The first gift I ever received from my husband was winter boots. Winter. Boots. Like, 4th-grade-looking winter boots. Second up was a rain coat. Practical, useful, gave him joy to give to me, and hope (I presume) that we’d be adventuring outside together a lot (we do). But fun to receive? Meh. They’re boots, people. And not even remotely close to ones that I would choose for myself. Sorry BAE.
Fifteen years later, his gift-giving game has evolved into sending me on scavenger hunts that starts with a love note and ends with a hot cup of dark roast (WINNING). He figured out that giving gifts doesn’t need to be practical. A gift can be just thoughtful, with no practicality. I received a surprise gift in the mail once from a friend who wrote a lovely note about simply wanting to do something nice for me, and I instantly sobbed at her thoughtfulness. SHE THOUGHT OF ME AMIDST HER BUSY LIFE? Sheesh, that’ll warm even the coldest heart.
We’ve never received one of our lockets as a gift, because we make them for ourselves. But we have received emails, messages, texts and hugs about the reactions they get when they gift it.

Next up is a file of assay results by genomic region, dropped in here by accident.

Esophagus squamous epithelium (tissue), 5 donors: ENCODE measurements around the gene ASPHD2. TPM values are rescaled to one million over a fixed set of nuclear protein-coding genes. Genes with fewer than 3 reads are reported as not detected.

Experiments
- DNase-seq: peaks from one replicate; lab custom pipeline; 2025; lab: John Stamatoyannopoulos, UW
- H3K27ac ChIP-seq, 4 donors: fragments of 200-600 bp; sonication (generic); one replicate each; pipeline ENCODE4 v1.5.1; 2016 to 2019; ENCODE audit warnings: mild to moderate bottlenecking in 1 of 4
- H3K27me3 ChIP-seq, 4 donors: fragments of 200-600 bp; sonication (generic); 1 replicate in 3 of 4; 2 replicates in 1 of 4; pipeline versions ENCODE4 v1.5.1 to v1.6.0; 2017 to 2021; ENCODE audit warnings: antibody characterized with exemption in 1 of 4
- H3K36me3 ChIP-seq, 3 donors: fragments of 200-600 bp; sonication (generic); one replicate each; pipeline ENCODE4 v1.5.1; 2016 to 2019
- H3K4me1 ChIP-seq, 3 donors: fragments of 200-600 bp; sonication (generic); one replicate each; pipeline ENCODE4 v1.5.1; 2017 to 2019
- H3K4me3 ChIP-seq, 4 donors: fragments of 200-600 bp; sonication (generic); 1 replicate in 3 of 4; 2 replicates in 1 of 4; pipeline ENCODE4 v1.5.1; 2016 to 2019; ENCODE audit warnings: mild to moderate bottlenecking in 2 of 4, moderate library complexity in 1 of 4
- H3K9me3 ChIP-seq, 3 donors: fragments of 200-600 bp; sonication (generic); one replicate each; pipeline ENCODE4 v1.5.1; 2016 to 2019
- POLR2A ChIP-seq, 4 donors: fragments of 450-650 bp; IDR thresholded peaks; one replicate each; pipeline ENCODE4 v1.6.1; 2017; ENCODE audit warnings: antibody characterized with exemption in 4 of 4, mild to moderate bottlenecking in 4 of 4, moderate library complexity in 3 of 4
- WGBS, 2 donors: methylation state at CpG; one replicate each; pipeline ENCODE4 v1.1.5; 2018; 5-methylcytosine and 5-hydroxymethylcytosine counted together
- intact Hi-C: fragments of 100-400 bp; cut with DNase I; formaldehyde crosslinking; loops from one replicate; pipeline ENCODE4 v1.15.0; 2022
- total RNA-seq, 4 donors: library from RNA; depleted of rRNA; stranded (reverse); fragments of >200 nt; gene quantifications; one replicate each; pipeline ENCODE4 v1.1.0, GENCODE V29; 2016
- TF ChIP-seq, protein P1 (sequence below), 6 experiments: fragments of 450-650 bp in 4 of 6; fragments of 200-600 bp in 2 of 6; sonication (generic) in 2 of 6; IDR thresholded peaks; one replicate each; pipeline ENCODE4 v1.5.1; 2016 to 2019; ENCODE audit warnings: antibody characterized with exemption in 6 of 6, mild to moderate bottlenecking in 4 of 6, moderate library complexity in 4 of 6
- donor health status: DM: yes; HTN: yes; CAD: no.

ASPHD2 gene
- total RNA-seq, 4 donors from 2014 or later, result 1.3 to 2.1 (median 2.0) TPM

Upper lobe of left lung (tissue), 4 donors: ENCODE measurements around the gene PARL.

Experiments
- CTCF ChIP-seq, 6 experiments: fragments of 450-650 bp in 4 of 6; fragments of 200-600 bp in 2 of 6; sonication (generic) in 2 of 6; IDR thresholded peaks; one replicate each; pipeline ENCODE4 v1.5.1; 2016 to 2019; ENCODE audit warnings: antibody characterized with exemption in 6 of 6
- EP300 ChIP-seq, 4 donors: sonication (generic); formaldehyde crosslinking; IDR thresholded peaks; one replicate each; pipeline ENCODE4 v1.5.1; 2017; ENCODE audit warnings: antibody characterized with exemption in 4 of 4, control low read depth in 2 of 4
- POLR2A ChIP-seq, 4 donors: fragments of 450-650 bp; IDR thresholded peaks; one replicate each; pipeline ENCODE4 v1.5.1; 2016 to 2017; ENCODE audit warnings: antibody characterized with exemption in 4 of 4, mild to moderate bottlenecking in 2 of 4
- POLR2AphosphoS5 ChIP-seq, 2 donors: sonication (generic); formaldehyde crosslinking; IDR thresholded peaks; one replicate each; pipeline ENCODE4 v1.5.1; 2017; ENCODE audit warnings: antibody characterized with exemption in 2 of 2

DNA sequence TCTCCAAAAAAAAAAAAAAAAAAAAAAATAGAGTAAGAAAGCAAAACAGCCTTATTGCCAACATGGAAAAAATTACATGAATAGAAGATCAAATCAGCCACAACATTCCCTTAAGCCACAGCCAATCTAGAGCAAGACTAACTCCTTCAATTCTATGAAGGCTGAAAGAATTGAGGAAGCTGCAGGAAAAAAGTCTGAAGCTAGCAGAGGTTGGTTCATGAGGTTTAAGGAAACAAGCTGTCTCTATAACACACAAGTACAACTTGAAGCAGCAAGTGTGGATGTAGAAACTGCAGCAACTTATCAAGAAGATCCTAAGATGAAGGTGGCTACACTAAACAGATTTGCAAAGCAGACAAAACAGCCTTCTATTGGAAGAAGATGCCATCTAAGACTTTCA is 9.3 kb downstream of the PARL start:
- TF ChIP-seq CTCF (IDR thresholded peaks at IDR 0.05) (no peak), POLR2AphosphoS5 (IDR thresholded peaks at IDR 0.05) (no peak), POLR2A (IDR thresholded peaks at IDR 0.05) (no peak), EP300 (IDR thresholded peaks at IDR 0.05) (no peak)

Here’s a couple real testimonials:
1. “She balled when she opened it, so I guess that means I win?”
2. “Made me the Valentine’s Day champion with a beautiful locket that my wife absolutely loved.”
3. “After telling me in person and over the phone, she texted me “I love my necklace. Thank you so much.”
The point, dear friends, is that one when you give someone a locket it’s not just that you put thought into the gift, you put thought into the photo, too. When it clicks in someone’s head that you’ve put real time and thought into making someone feel special, that has an effect. It goes deep, it means something wonderful, it is incredibly touching.
Buy the boots on a random Tuesday just because. Give her a locket for Valentine’s Day.
The Locket Sisters